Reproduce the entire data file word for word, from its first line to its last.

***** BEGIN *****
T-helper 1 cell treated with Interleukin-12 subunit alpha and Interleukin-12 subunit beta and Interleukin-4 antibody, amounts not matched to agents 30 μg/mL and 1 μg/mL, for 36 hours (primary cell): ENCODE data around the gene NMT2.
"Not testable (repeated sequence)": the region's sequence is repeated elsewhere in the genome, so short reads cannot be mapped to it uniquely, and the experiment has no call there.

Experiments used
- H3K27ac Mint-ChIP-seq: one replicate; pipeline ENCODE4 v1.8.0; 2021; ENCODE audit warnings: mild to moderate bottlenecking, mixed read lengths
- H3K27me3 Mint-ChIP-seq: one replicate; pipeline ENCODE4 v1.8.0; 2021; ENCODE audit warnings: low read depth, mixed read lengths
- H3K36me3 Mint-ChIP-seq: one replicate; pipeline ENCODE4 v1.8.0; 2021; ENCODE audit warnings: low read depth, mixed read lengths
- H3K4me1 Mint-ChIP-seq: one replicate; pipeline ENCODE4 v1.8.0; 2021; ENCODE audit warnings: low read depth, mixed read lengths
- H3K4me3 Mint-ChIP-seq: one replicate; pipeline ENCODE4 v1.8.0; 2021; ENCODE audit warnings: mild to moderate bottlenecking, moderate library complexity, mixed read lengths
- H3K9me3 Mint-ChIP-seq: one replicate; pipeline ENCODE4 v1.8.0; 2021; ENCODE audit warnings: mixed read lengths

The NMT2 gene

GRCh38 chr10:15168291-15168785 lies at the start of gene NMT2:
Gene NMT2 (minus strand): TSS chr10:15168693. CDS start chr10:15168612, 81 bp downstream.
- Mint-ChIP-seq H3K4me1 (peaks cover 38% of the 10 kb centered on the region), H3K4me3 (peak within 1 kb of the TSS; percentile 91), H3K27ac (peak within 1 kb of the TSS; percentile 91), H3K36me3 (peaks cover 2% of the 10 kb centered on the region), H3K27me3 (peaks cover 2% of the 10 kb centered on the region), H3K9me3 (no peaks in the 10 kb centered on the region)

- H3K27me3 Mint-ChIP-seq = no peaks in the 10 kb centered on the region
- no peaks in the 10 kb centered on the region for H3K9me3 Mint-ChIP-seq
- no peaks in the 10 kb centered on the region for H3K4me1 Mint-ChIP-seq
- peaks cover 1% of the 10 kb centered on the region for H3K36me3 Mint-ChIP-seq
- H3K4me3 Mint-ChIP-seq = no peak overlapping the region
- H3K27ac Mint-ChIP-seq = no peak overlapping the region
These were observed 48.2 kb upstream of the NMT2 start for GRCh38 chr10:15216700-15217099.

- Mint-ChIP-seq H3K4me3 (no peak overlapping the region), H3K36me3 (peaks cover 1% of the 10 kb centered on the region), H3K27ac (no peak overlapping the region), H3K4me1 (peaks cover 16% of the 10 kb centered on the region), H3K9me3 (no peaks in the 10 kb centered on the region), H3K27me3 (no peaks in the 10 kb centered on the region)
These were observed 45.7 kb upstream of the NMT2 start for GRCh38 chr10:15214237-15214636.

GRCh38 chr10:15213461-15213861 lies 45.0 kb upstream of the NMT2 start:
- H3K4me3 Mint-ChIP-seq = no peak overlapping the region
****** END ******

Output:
T-helper 1 cell treated with Interleukin-12 subunit alpha and Interleukin-12 subunit beta and Interleukin-4 antibody, amounts not matched to agents 30 μg/mL and 1 μg/mL, for 36 hours (primary cell): ENCODE data around the gene NMT2.
"Not testable (repeated sequence)": the region's sequence is repeated elsewhere in the genome, so short reads cannot be mapped to it uniquely, and the experiment has no call there.

Experiments used
- H3K27ac Mint-ChIP-seq: one replicate; pipeline ENCODE4 v1.8.0; 2021; ENCODE audit warnings: mild to moderate bottlenecking, mixed read lengths
- H3K27me3 Mint-ChIP-seq: one replicate; pipeline ENCODE4 v1.8.0; 2021; ENCODE audit warnings: low read depth, mixed read lengths
- H3K36me3 Mint-ChIP-seq: one replicate; pipeline ENCODE4 v1.8.0; 2021; ENCODE audit warnings: low read depth, mixed read lengths
- H3K4me1 Mint-ChIP-seq: one replicate; pipeline ENCODE4 v1.8.0; 2021; ENCODE audit warnings: low read depth, mixed read lengths
- H3K4me3 Mint-ChIP-seq: one replicate; pipeline ENCODE4 v1.8.0; 2021; ENCODE audit warnings: mild to moderate bottlenecking, moderate library complexity, mixed read lengths
- H3K9me3 Mint-ChIP-seq: one replicate; pipeline ENCODE4 v1.8.0; 2021; ENCODE audit warnings: mixed read lengths

The NMT2 gene

GRCh38 chr10:15168291-15168785 lies at the start of gene NMT2:
Gene NMT2 (minus strand): TSS chr10:15168693. CDS start chr10:15168612, 81 bp downstream.
- Mint-ChIP-seq H3K4me1 (peaks cover 38% of the 10 kb centered on the region), H3K4me3 (peak within 1 kb of the TSS; percentile 91), H3K27ac (peak within 1 kb of the TSS; percentile 91), H3K36me3 (peaks cover 2% of the 10 kb centered on the region), H3K27me3 (peaks cover 2% of the 10 kb centered on the region), H3K9me3 (no peaks in the 10 kb centered on the region)

- H3K27me3 Mint-ChIP-seq = no peaks in the 10 kb centered on the region
- no peaks in the 10 kb centered on the region for H3K9me3 Mint-ChIP-seq
- no peaks in the 10 kb centered on the region for H3K4me1 Mint-ChIP-seq
- peaks cover 1% of the 10 kb centered on the region for H3K36me3 Mint-ChIP-seq
- H3K4me3 Mint-ChIP-seq = no peak overlapping the region
- H3K27ac Mint-ChIP-seq = no peak overlapping the region
These were observed 48.2 kb upstream of the NMT2 start for GRCh38 chr10:15216700-15217099.

- Mint-ChIP-seq H3K4me3 (no peak overlapping the region), H3K36me3 (peaks cover 1% of the 10 kb centered on the region), H3K27ac (no peak overlapping the region), H3K4me1 (peaks cover 16% of the 10 kb centered on the region), H3K9me3 (no peaks in the 10 kb centered on the region), H3K27me3 (no peaks in the 10 kb centered on the region)
These were observed 45.7 kb upstream of the NMT2 start for GRCh38 chr10:15214237-15214636.

GRCh38 chr10:15213461-15213861 lies 45.0 kb upstream of the NMT2 start:
- H3K4me3 Mint-ChIP-seq = no peak overlapping the region